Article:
Chemokines may predict response to neuromodulation

October 18, 2013

Urinary measurement of inflammatory chemokines may offer a noninvasive method for evaluating treatment response to sacral neuromodulation (InterStim Therapy, Medtronic, Inc., Minneapolis) in patients with interstitial cystitis/painful bladder syndrome, says Michael Chancellor, MD.

Royal Oak, MI-Urinary measurement of inflammatory chemokines may offer a noninvasive method for evaluating treatment response to sacral neuromodulation (InterStim Therapy, Medtronic, Inc., Minneapolis) in patients with interstitial cystitis/painful bladder syndrome (IC/PBS), says Michael Chancellor, MD.

Dr. Chancellor reported the results of a study showing changes in urinary levels of various chemokines 24 weeks after patients began treatment with sacral neuromodulation and correlations between some changes and improvements in bladder diary and symptom score data.

“Sacral neuromodulation has been demonstrated to be beneficial in patients with IC/PBS. However, assessment of the effect is symptom-based, and the availability of an objective biomarker of treatment response would be desirable,” said Dr. Chancellor, professor and director of neurourology at Oakland University William Beaumont School of Medicine, Royal Oak, MI.

“Our early data suggest urinary inflammatory chemokines may be a downstream effector of neuromodulation response in the bladder. A larger study is needed to establish whether urine chemokine measurement might have a role for guiding us on the use of neuromodulation of patients with IC/PBS and to predict treatment response,” added Dr. Chancellor, who presented the findings at the AUA annual meeting in San Diego.

Patients enrolled in the study had a confirmed diagnosis and long history of IC/PBS. At baseline and 24 weeks after neuromodulation, they completed the O’Leary-Sant IC Symptom and Problem Indices (ICSPI) and provided midstream urine samples that were analyzed for a panel of pro- and anti-inflammatory chemokines using a microsphere-based array (Luminex xMAP analysis). Senior author Kenneth M. Peters, MD, treated the patients.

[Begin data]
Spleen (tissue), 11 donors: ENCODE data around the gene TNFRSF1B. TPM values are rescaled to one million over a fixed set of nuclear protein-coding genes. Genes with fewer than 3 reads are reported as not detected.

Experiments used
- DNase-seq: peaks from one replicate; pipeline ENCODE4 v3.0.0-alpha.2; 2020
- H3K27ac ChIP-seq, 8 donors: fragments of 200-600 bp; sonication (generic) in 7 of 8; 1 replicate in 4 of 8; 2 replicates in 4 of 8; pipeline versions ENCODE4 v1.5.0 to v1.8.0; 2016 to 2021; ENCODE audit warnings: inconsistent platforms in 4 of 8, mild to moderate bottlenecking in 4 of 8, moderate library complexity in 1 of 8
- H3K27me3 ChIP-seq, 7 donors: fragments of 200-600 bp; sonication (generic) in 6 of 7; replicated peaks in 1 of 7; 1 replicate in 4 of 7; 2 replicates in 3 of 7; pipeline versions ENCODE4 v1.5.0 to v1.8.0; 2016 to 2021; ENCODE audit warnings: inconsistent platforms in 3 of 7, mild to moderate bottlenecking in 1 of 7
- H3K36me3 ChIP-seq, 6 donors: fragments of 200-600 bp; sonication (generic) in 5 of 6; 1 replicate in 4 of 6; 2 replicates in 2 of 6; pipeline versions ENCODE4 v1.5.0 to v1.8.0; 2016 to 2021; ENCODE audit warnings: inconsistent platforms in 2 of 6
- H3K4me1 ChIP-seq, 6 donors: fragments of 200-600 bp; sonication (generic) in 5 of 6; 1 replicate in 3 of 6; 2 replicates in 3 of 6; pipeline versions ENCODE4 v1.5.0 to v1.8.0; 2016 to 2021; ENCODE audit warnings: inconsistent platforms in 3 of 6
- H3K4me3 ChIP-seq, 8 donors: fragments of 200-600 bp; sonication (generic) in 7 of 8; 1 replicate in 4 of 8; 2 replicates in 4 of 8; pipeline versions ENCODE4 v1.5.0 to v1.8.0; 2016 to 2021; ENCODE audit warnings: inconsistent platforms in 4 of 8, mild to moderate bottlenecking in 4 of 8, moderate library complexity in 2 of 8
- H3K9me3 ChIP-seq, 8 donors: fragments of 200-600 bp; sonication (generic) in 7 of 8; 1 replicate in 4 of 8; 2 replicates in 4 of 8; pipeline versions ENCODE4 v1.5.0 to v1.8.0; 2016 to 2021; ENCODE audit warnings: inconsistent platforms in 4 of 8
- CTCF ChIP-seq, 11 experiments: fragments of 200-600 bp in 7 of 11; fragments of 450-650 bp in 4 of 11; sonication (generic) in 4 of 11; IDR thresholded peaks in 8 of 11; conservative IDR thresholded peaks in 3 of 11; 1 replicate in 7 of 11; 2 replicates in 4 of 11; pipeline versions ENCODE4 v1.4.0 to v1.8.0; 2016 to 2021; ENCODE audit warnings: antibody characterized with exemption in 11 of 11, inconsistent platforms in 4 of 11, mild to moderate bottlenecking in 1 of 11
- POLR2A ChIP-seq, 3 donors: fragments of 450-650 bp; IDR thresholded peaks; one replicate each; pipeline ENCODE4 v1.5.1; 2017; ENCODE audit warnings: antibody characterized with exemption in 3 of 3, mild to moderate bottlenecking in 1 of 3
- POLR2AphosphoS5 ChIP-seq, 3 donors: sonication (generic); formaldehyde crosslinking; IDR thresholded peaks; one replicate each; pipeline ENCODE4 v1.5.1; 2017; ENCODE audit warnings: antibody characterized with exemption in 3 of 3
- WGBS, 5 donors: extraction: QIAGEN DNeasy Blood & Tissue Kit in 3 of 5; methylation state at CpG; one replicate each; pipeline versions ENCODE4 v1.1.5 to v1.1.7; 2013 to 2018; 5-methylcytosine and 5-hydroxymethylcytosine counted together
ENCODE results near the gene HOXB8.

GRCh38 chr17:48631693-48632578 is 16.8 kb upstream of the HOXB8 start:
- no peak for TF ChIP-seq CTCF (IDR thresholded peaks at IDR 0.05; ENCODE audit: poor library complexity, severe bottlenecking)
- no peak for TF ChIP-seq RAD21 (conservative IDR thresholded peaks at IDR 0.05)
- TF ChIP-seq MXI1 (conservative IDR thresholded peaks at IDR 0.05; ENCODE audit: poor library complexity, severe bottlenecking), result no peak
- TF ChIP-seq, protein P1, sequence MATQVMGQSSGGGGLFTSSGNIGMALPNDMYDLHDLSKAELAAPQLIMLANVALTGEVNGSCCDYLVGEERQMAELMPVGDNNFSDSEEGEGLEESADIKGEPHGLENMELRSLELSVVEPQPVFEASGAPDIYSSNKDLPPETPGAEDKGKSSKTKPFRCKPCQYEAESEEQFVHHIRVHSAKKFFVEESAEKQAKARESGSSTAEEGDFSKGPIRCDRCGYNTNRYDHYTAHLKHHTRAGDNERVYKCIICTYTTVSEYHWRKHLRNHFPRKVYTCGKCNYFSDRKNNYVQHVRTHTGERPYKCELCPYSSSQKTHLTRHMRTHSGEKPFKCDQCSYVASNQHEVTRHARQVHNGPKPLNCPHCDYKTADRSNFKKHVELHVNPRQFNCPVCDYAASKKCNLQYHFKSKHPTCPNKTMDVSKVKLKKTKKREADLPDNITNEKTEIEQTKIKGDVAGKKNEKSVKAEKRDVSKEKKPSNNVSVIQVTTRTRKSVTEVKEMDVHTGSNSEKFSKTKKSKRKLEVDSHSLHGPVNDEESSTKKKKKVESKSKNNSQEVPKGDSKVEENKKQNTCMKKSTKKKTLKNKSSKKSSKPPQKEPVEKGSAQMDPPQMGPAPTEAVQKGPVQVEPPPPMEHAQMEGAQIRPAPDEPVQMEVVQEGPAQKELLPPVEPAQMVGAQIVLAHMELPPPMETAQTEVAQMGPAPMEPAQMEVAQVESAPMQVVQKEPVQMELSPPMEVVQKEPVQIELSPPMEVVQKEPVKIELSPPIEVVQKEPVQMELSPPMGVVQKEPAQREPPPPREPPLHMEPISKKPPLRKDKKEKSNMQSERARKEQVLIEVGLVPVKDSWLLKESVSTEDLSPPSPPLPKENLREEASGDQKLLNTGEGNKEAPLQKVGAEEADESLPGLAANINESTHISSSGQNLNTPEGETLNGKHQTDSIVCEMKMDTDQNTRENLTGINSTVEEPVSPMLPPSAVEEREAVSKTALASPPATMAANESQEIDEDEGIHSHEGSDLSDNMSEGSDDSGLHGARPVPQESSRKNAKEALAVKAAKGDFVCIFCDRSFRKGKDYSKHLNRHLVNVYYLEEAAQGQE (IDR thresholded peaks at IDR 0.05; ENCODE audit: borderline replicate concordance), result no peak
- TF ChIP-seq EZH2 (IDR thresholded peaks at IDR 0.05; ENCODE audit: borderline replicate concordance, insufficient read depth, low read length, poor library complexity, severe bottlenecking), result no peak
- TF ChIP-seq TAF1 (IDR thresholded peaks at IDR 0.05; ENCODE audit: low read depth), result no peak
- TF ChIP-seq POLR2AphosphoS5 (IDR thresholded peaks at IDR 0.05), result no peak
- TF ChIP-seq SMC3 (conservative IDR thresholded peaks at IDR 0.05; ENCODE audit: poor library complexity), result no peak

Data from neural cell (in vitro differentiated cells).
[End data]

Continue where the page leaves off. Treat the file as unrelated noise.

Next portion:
Baseline data were available from 16 patients and showed statistically significant positive correlations between number of daily voids and both NCP-1 and CXCL-1 and between the total ICSPI score and levels of sIL-1ra and CXCL-1.

Symptoms, chemokine levels decrease

Analyses of data from seven patients with complete follow-up after 24 weeks showed a significant decrease in median ICSPI from 28 to 14 and in urinary levels of sIL-1ra and MCP-1. Levels of CXCL-1, CXCL-10, CCL5 (RANTES), IL-8, VEGF, and PDGF were also decreased compared with pretreatment, although the differences did not achieve statistical significance due to variability in the data.

Lower chemokine levels correlated negatively with the ICSPI score at 24 weeks, although the relationship did not achieve statistical significance. Multivariable analysis of the data revealed that sIL-1ra and MCP-1 together explained the majority of variance in data, Dr. Chancellor reported.

Dr. Chancellor noted that although follow-up data in this investigation were collected after 24 weeks, studies in animals with experimentally induced cystitis show that changes in urinary chemokines occur fairly soon after initiating neuromodulation therapy.

“Animal studies have the advantage of enabling complete serial urine collection. However, it is hard to extrapolate the animal findings to humans,” he said.

Dr. Chancellor explained that several lines of evidence provided a rationale for investigating urinary chemokines as a marker of response to neuromodulation in patients with IC/PBS. Results of an animal study showed significant temporal changes in urinary chemokine levels after induction of cystitis by intraperitoneal cyclophosphamide administration, and it has been reported that levels of MCP-1 in the urine and bladder tissue are increased in patients with ulcerative cystitis. Additionally, it is known that neuromodulation affects opioid receptors and that these receptors are suppressed by chemokines that increase pain.

Dr. Chancellor is an investigator for and has received grant support from Medtronic, and Dr. Peters is a consultant/adviser for the company.UT

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